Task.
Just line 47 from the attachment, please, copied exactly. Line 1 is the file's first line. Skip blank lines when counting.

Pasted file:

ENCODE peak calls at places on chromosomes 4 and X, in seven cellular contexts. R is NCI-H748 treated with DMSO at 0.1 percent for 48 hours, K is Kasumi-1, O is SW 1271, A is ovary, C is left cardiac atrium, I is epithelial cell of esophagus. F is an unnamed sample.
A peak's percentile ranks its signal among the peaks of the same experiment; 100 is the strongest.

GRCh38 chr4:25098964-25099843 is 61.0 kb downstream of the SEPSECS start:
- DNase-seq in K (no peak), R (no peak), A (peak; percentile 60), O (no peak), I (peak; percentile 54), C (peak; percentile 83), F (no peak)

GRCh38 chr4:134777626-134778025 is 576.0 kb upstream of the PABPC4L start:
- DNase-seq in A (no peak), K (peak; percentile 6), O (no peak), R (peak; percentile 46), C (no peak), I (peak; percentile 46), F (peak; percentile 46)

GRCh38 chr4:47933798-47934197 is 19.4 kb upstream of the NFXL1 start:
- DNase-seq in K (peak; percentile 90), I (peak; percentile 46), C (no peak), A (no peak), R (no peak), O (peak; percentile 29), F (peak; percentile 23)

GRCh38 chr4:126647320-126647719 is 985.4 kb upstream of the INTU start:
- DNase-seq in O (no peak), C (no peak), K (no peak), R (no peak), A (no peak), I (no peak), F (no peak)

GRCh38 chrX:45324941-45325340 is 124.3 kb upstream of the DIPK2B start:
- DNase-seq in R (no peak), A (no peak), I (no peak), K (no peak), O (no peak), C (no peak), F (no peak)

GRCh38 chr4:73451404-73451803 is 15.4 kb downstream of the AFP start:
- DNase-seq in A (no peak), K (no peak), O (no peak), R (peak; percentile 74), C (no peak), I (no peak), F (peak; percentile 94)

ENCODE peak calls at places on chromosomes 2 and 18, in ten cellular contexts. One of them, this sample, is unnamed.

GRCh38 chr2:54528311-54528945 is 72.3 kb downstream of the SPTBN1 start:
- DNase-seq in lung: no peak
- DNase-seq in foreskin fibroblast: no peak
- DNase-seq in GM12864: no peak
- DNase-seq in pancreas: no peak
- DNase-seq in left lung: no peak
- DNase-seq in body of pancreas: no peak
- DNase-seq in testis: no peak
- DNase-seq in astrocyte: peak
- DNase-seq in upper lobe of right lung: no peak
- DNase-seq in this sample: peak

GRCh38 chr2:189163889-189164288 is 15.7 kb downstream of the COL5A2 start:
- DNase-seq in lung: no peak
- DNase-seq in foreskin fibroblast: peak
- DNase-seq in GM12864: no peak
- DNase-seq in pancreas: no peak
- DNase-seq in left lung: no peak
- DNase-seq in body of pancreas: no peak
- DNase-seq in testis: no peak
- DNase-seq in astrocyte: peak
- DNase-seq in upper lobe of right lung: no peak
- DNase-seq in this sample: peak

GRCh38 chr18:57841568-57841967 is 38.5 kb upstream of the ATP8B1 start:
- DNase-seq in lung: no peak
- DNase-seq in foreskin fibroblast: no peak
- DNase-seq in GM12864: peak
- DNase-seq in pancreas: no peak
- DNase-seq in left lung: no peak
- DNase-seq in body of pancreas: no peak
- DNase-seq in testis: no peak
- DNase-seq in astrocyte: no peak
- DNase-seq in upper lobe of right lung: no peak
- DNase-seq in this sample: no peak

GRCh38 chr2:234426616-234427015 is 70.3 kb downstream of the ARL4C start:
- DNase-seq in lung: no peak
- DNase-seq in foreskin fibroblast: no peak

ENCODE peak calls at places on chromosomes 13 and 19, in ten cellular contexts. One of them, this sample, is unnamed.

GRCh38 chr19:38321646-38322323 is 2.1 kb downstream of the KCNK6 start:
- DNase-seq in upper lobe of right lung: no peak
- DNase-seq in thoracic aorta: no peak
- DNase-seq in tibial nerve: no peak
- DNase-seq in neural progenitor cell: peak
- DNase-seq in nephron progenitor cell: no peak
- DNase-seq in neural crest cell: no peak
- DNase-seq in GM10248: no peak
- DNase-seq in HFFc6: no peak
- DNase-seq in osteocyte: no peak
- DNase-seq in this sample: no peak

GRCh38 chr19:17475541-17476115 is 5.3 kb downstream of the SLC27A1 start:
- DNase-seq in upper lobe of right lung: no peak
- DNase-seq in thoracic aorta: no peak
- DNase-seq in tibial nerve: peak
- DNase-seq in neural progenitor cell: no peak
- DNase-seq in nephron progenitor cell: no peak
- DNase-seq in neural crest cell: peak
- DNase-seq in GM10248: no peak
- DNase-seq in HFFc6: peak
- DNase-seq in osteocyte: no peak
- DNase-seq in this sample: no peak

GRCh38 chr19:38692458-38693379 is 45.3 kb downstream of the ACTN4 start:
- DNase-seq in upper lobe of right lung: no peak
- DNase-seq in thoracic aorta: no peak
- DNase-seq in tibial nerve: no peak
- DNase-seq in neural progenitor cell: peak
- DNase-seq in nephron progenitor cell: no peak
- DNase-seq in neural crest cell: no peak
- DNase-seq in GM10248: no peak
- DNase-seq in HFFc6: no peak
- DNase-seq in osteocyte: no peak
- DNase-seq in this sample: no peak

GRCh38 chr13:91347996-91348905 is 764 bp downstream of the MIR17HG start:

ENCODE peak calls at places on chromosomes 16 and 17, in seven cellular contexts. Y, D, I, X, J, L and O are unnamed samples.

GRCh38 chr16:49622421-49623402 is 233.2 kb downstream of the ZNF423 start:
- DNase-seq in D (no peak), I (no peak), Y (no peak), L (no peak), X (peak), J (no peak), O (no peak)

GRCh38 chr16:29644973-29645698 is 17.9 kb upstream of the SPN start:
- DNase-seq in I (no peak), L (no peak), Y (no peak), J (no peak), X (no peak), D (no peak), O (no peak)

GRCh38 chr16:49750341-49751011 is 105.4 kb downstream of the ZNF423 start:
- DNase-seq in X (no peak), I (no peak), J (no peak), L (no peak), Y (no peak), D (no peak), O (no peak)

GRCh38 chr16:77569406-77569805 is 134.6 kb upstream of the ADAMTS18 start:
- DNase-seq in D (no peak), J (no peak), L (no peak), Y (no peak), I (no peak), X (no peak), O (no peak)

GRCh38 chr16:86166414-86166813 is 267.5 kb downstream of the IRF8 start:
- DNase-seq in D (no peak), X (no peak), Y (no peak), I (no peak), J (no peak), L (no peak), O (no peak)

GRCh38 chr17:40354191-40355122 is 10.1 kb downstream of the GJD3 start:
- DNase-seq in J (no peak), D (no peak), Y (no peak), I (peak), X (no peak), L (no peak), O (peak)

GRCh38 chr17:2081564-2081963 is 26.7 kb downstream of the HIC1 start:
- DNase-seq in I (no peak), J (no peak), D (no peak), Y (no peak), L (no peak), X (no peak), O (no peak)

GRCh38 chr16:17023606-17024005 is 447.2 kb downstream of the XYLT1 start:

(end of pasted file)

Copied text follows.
- DNase-seq in upper lobe of right lung: no peak